-- H.A. "Humpy" Wheeler

"We all yielded to pressure from the networks maybe a little more than we should have. Now we've paid the price for it and we're getting back to sanity again."

Before France's speech on less change, the media tour kicked off with a session that had everything to do with change -- NASCAR's version of the United Nations.

Chip Ganassi Racing introduced its stable of drivers -- not all NASCAR, mind you -- who represent six countries. It even looked like a U.N. meeting with flags from the United States, United Kingdom, New Zealand, Colombia, Mexico and Scotland behind the main podium and smaller versions on each table.

That sort of change France is for. He says that it's good for the sport and that he's not concerned that the influx of foreign drivers -- Juan Pablo Montoya and Dario Franchitti from Ganassi, Jacques Villenueve at Bill Davis Racing, and Patrick Carpentier at Gillett Evernham Motorsports -- will alienate those grassroots fans who had trouble with late starting times.

But if you looked below the color and pageantry of the flags, there was another problem that France & Co. can't escape: The uneasy economic times are having an impact on the sport.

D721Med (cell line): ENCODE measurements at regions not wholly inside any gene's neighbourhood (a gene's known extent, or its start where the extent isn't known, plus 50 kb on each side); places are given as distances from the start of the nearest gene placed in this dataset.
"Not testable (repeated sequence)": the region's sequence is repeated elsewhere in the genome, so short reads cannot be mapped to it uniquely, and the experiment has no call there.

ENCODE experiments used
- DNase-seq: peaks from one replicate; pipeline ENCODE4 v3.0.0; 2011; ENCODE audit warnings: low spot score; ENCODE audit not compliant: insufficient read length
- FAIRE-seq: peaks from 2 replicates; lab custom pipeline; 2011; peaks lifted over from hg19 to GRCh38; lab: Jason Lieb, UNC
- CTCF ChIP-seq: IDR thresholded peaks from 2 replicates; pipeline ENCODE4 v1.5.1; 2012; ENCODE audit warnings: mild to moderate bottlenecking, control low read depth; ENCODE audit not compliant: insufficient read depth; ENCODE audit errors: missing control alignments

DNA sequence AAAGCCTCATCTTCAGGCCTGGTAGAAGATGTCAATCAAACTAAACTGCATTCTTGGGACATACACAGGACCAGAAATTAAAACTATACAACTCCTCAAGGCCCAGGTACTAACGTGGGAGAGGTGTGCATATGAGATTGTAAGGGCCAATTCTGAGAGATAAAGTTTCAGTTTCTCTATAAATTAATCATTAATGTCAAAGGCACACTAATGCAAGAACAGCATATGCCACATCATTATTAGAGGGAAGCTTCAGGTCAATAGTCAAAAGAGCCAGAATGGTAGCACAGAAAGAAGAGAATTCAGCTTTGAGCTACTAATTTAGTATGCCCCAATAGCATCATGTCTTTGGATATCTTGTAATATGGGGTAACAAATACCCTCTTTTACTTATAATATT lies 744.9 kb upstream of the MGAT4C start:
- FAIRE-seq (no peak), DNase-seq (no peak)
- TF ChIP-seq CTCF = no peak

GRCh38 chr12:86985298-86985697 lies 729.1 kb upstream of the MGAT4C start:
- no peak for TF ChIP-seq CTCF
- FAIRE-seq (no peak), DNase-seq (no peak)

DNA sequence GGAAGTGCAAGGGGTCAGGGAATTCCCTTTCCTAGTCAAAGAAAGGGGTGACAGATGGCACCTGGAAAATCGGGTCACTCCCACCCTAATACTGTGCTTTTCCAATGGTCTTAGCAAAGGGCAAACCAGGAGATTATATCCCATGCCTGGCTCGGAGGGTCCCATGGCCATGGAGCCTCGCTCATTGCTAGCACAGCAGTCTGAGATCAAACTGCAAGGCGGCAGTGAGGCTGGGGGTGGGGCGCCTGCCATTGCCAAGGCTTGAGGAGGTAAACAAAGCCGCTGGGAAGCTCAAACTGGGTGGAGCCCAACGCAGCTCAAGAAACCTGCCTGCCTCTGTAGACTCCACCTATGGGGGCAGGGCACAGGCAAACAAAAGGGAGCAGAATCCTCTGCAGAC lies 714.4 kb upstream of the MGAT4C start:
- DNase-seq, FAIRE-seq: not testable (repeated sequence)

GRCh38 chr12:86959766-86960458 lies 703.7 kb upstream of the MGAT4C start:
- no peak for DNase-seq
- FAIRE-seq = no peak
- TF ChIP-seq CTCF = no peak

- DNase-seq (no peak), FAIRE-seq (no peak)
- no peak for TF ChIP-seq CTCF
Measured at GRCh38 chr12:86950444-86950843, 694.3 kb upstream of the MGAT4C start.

Franchitti was supposed to be an easy sale to sponsors as the reigning Indianapolis 500 champion and husband of actress Ashley Judd. But less than a month from the Daytona 500, his car remains sponsorless for a handful of races.

"We're working hard at it," Ganassi said. "It's gonna be a patchwork thing put together, but we're OK. It's a challenging sponsorship world out there, no question."

Steve Lauletta, the president of Ganassi Racing, said that being different from everybody else with foreign drivers is good for the organization, that it eventually will help bring in new sponsors when Franchitti gets in front of CEOs who haven't had time to get to know him.

So from that aspect, change is good.

From every other aspect preached by France, change isn't so good.

But it is necessary. For example, NASCAR president Mike Helton said it was necessary to rein in drivers with fines for cursing and unnecessary roughness in 2005 and 2006. Now that everybody -- officials hope -- has the message, he says it's time to loosen up.

The intent, he insisted, was never to control personalities.

"NASCAR has a responsibility to have an environment where the competitors play out the sport to where they do not have to look over their shoulder and worry about what's going to happen to them from something other than a racing accident and racing incident," he said. "So when we do react and try to get the attitude back in line, that's why. We're not out there to change their personalities. We have no desire. We love them the way they are. Even if we don't agree with them, we have to respect them because they are who they are."

To change or not to change? That was the question on the opening day of the media tour.

Stay tuned.

"Our interest is to make sure that in the future, we keep changes to a minimum," France said. "We will get where we want to go in this series."

David Newton covers NASCAR for ESPN.com. He can be reached at dnewtonespn@aol.com.